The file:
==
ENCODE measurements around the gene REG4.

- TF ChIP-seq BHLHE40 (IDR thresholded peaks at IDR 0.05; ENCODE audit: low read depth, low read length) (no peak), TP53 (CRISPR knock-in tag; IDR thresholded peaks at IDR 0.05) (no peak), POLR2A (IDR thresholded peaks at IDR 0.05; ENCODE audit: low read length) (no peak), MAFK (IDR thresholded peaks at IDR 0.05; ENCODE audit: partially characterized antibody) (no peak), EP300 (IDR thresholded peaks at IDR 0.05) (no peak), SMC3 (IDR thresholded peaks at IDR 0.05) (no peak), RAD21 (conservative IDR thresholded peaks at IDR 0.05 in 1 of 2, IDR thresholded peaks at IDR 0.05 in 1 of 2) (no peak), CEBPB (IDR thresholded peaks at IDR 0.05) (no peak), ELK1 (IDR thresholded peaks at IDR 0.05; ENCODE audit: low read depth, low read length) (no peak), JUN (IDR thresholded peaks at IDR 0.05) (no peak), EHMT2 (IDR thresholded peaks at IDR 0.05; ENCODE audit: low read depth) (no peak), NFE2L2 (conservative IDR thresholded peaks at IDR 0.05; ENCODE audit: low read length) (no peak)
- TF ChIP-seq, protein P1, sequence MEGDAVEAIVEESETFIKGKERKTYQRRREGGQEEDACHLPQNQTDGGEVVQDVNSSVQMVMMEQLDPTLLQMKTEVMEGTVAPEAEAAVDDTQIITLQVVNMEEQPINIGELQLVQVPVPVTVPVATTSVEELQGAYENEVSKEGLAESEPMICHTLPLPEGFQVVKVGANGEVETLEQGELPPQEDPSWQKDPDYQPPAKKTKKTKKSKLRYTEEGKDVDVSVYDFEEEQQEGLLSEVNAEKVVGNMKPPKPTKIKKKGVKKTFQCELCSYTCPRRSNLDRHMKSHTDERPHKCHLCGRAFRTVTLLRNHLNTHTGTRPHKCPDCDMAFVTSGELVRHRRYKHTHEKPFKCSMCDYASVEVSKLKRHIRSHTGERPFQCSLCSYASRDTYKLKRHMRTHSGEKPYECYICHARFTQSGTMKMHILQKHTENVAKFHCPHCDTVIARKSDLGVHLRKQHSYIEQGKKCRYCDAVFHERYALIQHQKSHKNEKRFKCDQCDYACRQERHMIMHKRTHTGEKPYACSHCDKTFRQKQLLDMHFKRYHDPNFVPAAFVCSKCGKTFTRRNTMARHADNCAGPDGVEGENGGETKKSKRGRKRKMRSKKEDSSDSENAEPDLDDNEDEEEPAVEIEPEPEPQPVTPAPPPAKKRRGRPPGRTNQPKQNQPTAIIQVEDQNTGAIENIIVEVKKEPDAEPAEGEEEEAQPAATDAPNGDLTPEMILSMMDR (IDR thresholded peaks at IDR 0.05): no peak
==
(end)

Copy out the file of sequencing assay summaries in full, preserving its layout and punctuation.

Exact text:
ENCODE measurements around the gene REG4.

- TF ChIP-seq BHLHE40 (IDR thresholded peaks at IDR 0.05; ENCODE audit: low read depth, low read length) (no peak), TP53 (CRISPR knock-in tag; IDR thresholded peaks at IDR 0.05) (no peak), POLR2A (IDR thresholded peaks at IDR 0.05; ENCODE audit: low read length) (no peak), MAFK (IDR thresholded peaks at IDR 0.05; ENCODE audit: partially characterized antibody) (no peak), EP300 (IDR thresholded peaks at IDR 0.05) (no peak), SMC3 (IDR thresholded peaks at IDR 0.05) (no peak), RAD21 (conservative IDR thresholded peaks at IDR 0.05 in 1 of 2, IDR thresholded peaks at IDR 0.05 in 1 of 2) (no peak), CEBPB (IDR thresholded peaks at IDR 0.05) (no peak), ELK1 (IDR thresholded peaks at IDR 0.05; ENCODE audit: low read depth, low read length) (no peak), JUN (IDR thresholded peaks at IDR 0.05) (no peak), EHMT2 (IDR thresholded peaks at IDR 0.05; ENCODE audit: low read depth) (no peak), NFE2L2 (conservative IDR thresholded peaks at IDR 0.05; ENCODE audit: low read length) (no peak)
- TF ChIP-seq, protein P1, sequence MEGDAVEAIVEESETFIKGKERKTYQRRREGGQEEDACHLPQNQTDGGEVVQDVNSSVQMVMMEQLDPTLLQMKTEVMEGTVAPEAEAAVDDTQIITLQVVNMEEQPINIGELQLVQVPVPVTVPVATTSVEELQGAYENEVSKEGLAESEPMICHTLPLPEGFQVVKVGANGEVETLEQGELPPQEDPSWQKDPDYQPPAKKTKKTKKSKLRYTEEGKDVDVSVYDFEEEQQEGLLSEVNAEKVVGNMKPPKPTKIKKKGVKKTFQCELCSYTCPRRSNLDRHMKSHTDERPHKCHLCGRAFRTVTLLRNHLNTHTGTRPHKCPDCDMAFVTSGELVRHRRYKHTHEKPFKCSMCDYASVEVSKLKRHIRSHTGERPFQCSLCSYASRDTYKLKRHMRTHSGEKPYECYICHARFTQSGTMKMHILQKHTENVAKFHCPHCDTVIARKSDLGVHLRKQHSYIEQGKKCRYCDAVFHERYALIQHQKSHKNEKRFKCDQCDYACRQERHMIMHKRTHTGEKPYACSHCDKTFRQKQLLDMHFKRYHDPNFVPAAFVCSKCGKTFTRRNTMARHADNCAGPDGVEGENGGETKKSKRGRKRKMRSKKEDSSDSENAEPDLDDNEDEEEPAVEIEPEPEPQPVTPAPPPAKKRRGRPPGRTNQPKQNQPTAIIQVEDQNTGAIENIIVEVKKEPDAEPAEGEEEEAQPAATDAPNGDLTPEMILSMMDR (IDR thresholded peaks at IDR 0.05): no peak